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Use of an Abdominal Compression Device in Colonoscopy Significantly Decreases Cecal Intubation Time as Compared to Conventional Colonoscopy: A Systematic Review and Meta-Analysis


Hamade, Nour MD1; Nutalapati, Venkat MD2; Chalhoub, Jean M. MD3; Chandrasekar, Viveksandeep Thoguluva MD1; Dasari, Chandra MD4; Kennedy, Kevin MS5; Kohli, Divyanshoo MD4; Sharma, Prateek MD, FACG4

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American Journal of Gastroenterology: October 2019 - Volume 114 - Issue - p S314-S315
doi: 10.14309/01.ajg.0000591708.83064.a3
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Looping of the endoscope is a common issue encountered during colonoscopy. A number of tools and techniques including the use of abdominal pressure devices have been utilized as an aid to reduce looping and thereby decrease the cecal intubation time. We conducted a meta-analysis comparing outcomes of colonoscopy with and without abdominal pressure devices.


A comprehensive electronic database (PubMed, Cochrane, and Google Scholar) search was conducted to identify studies using abdominal pressure devices. Prospective randomized studies that reported colonoscopy outcomes with and without the use of abdominal compression devices were included in the analysis. The primary outcome was the difference in cecal intubation time (in minutes) between the intervention (colonoscopy using abdominal pressure devices) and control (colonoscopy without these devices) groups. Secondary outcomes assessed: need for manual pressure and patient position changes during colonoscopy. Review manager 5.3 and R version 3.5 were used for statistical analysis.


A total of 6 prospective (4 randomized) studies were included in the final analysis. There were 673 patients in the intervention group as compared to 903 patients in the control group. The mean patient age was 56.2 years with 36.9% males. 3 studies used the ColoWrap device, one used an obstetric binder, one used a commercial elastic corset, and one used the N-Doe Pillow™. For the primary outcome, cecal intubation time was significantly shorter in the intervention group (colonoscopy with abdominal compression device) compared to the control group; -1.68 minutes (95% CI: -2.5 to -0.86, I2 = 86%). Similarly, the requirement for manual pressure during colonoscopy (OR: 0.17; 95% CI: 0.07-0.43, I2 = 91%) and need for patient position change (OR: 0.25; 95% CI: 0.15-0.42, I2 = 43%) was significantly lower in the abdominal compression devices versus the control group.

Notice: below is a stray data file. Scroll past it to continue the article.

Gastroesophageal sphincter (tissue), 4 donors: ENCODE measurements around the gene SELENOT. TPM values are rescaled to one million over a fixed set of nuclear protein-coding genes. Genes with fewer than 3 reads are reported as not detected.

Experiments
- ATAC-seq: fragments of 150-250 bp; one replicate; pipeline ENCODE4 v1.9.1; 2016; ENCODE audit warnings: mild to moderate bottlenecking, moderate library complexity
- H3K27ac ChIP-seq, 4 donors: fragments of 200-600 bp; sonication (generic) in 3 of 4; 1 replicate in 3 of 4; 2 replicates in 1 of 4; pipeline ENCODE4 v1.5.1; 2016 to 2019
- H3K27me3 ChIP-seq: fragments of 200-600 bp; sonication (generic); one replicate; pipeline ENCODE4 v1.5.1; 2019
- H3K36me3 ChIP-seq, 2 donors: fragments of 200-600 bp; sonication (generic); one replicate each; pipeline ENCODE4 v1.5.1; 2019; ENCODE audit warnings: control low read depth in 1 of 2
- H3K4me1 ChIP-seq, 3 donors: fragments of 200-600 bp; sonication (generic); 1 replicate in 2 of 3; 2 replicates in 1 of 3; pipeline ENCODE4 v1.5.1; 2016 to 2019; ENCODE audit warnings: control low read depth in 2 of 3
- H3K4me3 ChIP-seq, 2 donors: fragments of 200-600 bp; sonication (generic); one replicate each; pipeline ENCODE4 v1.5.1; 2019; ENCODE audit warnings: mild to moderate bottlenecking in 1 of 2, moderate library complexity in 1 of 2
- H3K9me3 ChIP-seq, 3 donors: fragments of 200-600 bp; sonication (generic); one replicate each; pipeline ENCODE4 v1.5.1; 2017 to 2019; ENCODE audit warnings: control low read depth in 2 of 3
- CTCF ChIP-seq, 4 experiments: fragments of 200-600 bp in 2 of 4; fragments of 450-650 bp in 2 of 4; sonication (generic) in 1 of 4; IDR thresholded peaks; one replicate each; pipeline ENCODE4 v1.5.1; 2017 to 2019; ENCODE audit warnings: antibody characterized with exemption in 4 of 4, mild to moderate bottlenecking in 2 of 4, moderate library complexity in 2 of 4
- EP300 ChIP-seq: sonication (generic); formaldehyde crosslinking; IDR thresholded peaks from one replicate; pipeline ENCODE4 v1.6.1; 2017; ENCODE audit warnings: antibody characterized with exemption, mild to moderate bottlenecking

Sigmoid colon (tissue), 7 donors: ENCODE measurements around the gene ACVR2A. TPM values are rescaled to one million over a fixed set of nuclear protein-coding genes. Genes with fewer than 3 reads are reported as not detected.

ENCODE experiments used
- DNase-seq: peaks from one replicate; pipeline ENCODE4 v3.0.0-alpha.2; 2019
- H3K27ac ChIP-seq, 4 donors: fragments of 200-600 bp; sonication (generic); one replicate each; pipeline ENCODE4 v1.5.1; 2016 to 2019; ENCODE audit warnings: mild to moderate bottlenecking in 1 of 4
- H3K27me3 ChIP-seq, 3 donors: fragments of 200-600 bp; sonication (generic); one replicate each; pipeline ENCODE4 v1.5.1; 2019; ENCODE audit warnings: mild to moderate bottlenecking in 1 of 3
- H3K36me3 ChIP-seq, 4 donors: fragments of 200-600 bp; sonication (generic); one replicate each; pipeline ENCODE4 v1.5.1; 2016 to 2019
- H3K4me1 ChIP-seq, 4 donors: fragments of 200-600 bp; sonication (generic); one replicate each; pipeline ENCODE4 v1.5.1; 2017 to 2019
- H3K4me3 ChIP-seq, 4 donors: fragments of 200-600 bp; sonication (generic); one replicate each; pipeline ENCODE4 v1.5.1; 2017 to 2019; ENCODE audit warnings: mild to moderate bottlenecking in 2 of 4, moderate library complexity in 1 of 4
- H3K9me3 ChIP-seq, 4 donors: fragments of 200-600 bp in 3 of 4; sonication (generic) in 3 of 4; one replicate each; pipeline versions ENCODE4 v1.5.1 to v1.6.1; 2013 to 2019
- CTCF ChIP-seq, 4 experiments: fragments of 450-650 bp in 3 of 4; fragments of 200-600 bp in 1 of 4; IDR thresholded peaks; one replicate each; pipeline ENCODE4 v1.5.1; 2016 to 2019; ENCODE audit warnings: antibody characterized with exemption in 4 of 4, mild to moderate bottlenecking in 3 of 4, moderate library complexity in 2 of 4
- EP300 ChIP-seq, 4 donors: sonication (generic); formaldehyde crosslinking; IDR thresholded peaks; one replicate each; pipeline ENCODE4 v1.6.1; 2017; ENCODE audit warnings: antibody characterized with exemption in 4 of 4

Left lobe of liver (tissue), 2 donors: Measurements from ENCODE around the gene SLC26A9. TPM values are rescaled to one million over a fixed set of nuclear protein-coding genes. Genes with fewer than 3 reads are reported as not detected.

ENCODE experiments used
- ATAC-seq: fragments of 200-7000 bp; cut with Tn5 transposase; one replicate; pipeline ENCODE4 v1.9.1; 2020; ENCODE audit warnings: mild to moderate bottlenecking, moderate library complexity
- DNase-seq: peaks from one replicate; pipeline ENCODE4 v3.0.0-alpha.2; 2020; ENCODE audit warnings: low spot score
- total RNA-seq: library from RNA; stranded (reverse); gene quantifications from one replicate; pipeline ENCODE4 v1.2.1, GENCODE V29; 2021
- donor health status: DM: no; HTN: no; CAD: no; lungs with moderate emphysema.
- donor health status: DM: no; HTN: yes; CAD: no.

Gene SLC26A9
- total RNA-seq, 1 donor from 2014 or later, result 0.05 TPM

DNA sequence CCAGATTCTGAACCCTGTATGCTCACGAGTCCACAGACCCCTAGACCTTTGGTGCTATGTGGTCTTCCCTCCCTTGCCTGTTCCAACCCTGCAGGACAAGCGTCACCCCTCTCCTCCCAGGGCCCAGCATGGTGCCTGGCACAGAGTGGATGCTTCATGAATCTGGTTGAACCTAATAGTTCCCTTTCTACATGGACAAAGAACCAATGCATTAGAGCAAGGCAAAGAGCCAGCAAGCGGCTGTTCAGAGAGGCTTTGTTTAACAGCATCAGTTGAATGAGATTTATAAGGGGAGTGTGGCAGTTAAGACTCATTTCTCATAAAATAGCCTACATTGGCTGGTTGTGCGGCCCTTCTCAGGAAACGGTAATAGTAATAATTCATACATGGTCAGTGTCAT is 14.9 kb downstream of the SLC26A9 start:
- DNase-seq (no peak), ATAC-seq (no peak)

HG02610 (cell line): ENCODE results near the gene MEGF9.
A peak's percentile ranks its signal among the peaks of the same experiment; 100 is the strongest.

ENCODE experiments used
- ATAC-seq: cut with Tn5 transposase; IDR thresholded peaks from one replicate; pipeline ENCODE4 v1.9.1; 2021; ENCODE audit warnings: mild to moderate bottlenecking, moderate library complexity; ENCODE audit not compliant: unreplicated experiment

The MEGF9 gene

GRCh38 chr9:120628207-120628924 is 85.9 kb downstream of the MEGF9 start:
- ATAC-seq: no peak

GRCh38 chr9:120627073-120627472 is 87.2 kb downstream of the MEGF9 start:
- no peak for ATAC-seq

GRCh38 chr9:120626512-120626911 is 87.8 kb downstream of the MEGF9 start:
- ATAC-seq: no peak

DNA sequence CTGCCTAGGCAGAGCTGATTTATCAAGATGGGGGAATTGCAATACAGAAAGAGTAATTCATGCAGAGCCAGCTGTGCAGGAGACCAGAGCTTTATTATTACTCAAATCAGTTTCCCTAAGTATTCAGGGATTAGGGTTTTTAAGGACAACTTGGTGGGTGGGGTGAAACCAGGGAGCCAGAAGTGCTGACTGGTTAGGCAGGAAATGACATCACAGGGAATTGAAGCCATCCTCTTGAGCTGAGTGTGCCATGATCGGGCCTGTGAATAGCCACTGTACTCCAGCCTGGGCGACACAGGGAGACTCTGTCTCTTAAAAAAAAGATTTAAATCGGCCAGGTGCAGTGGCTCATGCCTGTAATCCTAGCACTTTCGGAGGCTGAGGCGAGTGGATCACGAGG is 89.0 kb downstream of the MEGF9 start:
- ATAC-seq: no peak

The results of this systematic review and meta analysis demonstrate that the use of abdominal compression devices is associated with a significantly decreased cecal intubation time, need for manual pressure, and for patient position change during conventional colonoscopy. These devices should be considered for use during colonoscopy especially when looping of the endoscope is anticipated.

Figure 1.
Figure 1.:
Forest plot comparing cecal intubation time between abdominal pressure devices vs controls.
Figure 2.
Figure 2.:
Forest plot comparing odds ratio of requiring manual compression between abdominal pressure devices vs controls.
Figure 3.
Figure 3.:
Forest plot comparing odds ratio of requiring patient position change between abdominal pressure devices vs controls.
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